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Spider-man 3

May 5, 2007

Spider-man 3 has already broken numerous box office records, both in the United States and abroad.  With little wonder, too.  This third installment to the “greatest comic book series in movie history,” although filled with some of the most spectacular special effects you’ve ever seen, does not go the way of typical summer blockbusters in dazzling audiences’ senses while neglecting their hearts and minds.  While undeniably dazzling, Spider-man 3 also teaches some of the best lessons I’ve seen in a major Hollywood production.

The movie is replete with Christian themes.  The primary storyline (as anyone who has watched the fantastic trailer over and over again will know) centers around Peter Parker’s struggle with his “darker side,” trying to keep his anger and desire for revenge under control.  The movie could have easily gone downhill from there, letting Spider-man become a darker “hero” by embracing his new dark power.  The thing that makes this movie (and the other two Spider-man movies) worthwhile, however, is that Spider-man overcomes his weaknesses.  As World Magazine notes, Spider-man isn’t like Superman (who has a child out of wedlock) or the super sexy X-men; rather, Spider-man (unlike so many modern superheroes) is a real hero.  He’s human and he struggles, but in the end he makes the right choices and is a noble character.  Forgiveness, self-sacrifice, and waiting until one is ready for marriage are just a few of the other important messages that this movie conveys while keeping you splendidly entertained.  It is definitely a rousing finale to this series’ initial trilogy and, I must say, I won’t be disappointed to see future sequels, as long as the series keeps its positive trend.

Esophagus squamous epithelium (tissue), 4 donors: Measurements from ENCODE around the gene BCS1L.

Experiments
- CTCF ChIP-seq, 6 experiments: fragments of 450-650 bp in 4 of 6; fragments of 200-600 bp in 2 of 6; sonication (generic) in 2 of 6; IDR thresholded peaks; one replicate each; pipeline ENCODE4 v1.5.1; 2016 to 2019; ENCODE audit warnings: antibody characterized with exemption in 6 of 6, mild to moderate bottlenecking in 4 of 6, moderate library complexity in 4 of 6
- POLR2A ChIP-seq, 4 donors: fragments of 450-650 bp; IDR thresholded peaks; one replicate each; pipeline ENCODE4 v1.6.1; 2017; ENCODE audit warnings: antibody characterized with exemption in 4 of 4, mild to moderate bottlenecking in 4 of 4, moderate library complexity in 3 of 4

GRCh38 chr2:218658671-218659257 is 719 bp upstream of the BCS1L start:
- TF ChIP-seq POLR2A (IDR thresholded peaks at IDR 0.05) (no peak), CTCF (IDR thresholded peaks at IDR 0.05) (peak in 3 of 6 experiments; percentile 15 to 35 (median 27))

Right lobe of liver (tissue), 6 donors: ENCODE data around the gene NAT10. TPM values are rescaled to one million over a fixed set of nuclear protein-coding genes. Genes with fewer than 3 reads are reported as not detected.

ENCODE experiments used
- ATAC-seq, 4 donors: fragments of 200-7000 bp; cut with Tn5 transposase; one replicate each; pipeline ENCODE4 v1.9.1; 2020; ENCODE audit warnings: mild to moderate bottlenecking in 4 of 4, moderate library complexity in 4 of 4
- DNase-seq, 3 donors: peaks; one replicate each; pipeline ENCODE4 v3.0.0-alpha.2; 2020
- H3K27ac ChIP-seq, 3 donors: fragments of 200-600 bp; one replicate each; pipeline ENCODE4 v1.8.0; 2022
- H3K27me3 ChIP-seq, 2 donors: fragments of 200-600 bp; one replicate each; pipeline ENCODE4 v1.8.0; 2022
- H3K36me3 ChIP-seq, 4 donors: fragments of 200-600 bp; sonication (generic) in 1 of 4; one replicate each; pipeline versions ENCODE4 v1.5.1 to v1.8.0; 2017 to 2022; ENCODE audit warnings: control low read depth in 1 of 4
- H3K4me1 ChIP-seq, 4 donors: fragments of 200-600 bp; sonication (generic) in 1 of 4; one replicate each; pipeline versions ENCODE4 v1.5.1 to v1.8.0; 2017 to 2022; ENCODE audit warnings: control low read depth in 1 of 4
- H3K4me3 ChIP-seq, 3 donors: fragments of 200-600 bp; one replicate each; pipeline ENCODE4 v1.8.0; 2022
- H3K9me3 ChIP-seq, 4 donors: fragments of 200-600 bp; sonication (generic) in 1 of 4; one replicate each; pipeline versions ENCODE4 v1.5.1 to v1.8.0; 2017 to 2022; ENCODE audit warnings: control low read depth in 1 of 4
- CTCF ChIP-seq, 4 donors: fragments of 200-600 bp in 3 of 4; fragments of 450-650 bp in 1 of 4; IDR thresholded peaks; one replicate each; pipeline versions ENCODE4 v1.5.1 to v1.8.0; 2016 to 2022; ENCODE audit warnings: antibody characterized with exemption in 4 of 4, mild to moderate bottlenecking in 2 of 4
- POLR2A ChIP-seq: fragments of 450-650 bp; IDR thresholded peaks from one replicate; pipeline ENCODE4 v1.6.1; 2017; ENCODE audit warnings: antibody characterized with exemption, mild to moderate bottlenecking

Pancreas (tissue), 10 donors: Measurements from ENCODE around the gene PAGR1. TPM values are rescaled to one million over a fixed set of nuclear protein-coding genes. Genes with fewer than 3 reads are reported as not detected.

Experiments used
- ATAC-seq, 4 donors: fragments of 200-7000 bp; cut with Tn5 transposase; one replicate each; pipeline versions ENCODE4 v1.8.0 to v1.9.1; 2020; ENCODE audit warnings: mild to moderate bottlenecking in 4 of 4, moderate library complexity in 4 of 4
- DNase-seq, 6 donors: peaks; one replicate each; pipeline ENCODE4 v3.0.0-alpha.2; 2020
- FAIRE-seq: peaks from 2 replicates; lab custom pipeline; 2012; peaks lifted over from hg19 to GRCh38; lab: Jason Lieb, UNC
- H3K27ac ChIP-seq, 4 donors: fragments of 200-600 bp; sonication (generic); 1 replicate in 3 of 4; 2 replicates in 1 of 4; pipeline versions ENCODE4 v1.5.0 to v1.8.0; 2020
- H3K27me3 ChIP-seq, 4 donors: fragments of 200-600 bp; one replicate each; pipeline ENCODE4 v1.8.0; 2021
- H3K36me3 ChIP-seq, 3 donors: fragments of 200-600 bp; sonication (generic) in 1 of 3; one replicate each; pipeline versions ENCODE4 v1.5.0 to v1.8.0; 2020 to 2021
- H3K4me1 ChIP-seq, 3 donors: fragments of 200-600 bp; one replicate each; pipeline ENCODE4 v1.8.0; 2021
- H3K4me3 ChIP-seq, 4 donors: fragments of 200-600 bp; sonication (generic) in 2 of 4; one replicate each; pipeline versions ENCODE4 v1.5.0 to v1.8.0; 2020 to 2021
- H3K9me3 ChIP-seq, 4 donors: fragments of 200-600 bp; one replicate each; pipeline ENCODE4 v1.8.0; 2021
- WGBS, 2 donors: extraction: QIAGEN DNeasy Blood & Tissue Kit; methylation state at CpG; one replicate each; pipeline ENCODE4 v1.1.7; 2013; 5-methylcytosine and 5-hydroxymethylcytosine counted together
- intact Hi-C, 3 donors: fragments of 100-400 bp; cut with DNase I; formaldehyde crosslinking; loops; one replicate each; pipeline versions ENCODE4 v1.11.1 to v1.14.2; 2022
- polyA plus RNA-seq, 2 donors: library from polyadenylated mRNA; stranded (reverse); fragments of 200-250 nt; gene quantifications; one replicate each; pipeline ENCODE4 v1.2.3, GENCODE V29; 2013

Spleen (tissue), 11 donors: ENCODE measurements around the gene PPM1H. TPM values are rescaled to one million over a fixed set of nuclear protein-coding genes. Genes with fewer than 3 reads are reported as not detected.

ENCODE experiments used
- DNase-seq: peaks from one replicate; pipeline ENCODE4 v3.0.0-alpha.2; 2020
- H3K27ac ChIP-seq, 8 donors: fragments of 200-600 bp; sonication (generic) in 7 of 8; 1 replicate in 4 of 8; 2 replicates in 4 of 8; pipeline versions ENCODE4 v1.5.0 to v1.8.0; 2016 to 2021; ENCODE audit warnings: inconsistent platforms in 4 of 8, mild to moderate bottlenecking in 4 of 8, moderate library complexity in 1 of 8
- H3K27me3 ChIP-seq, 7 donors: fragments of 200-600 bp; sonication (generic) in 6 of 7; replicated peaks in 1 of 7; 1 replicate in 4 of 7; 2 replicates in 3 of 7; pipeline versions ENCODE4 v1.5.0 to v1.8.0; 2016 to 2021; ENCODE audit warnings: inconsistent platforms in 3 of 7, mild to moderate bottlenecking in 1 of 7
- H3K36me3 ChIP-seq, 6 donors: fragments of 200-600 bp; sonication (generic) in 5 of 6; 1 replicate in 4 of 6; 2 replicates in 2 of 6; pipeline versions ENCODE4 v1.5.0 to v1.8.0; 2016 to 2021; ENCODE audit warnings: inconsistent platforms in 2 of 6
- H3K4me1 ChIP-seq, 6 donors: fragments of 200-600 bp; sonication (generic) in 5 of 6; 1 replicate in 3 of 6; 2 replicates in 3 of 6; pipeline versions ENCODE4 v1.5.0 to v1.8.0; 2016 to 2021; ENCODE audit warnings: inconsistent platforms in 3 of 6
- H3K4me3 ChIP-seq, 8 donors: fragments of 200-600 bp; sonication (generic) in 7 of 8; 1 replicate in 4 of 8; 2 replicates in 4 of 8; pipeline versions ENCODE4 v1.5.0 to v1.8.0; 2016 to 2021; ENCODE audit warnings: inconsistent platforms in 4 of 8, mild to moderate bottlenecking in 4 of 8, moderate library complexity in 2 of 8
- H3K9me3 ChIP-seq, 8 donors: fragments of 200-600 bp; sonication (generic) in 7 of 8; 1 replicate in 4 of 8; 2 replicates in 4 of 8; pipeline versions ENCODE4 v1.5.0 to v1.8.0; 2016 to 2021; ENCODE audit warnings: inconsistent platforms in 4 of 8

And now, I have something of a confession to make.  At times, after watching a really great movie, I tend to be rather down afterwards.  It’s not like I’m depressed or sad about it — oftentimes this happens after the happiest movies.  Some examples would be The Return of the King, Pride and Prejudice, the Love Comes Softly series, and now Spider-man 3.  Initially I put this dull aching that comes after watching these movies down to sundry little reasons — my want for romance (after watching Love Comes Softly) or my desire to go and live an adventure (after watching The Lord of the Rings, of course).  I guess I could also contribute this ache after watching Spider-man to my infantile wish to be a superhero (or my wish that there were superheroes).  But after analyzing it most of today, I think I’ve solved the mystery.  This ache comes from wanting something more in the world — wishing that we could have happy endings like we see in the movies, wishing that there were superheroes, wishing that all would turn out well in the end.  Basically, it’s a longing for Good.  Because that wish can’t really be fulfilled here, the denied want becomes a subtle pain, or one that can even be sharp at times.  I call this “post super good movie syndrome.”  C. S. Lewis called it Joy.  I think that any movie that inspires this Joy in us, as Spider-man 3 did in me, is definitely worth watching.

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